What’s needed for ERP

I was reminded last week that Enterprise Resource Planning (ERP) isn’t just about the technical side of things. One of the things I’ve struggled with for years when dealing with infrastructure experts (technicians) is the limited scope of their knowledge. Yes, it’s technically correct to keep all the software up-to-date in order to prevent virus infections, etc. However, when your shipping software or ERP software hasn’t been updated to support the latest version of Windows, it’s critical that you not do the update.

Woman with headacheIn order to adequately implement ERP, and to support it the following skills are useful if not absolutely necessary:

  • A general understanding of infrastructure including operating systems, security, networking, cloud computing, etc.
  • A thorough understanding of the business function you are trying to automate. This is perhaps the most important requirement; more often than not, a company that has trouble with ERP implementation is having trouble because someone doesn’t know enough about the business function. Sometimes it’s the employee; sometimes it’s the implementer. This is an area in which many infrastructure consultants failed to develop expertise.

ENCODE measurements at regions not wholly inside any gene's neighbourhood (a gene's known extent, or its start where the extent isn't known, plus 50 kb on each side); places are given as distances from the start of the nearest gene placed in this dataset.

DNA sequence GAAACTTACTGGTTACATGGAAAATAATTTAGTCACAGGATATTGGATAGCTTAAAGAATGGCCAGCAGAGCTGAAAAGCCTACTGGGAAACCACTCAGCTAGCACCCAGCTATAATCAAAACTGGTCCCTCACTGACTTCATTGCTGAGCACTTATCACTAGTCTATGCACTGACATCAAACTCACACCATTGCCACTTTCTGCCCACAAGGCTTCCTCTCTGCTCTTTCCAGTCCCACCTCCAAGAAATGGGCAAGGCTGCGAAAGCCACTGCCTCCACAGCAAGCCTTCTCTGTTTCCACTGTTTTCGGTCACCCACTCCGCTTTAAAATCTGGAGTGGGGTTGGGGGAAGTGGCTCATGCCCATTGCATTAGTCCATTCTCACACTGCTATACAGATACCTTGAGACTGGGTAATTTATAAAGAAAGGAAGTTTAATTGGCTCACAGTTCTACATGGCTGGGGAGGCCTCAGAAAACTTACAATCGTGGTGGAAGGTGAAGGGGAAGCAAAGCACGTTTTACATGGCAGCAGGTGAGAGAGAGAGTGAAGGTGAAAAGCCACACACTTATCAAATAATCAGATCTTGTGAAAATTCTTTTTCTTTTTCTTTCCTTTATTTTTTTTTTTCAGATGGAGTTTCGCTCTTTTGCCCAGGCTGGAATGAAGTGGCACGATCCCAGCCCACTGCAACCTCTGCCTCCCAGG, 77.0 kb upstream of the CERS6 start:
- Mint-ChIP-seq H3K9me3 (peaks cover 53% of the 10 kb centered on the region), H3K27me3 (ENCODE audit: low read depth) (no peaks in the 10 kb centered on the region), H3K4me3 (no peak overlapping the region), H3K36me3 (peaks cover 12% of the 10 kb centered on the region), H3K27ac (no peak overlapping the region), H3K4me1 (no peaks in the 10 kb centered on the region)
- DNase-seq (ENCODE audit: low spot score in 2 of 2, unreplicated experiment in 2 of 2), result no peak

• An understanding of how software works. This doesn’t mean being a software developer or programmer (although that’s helpful). It means having an understanding of how data is stored in files, how computers think in rules and formulas, and how data stored in one place influences the result in another place.
  • An appreciation of the complex relationships between various pieces of software, and an understanding of how to troubleshoot problems of this type.
  • An understanding of the term “vendor supported” as it relates to software. Specifically, a piece of software may work on Windows 8.1, but the software vendor may choose not to support it. This means that if you have a problem, you’re on your own. From experience, software support companies know that any issues that arise in the future will be blamed on the fact that “unsupported” software is being used.

Businesses should be careful that they don’t expect their IT staff to understand and support every piece of software which they may use. While I may be completely confident in ERP software, I’m not the person you need to talk to about AutoCAD (computer aided design software).

Be careful most of all of the person that does not know and does not know that he does not know.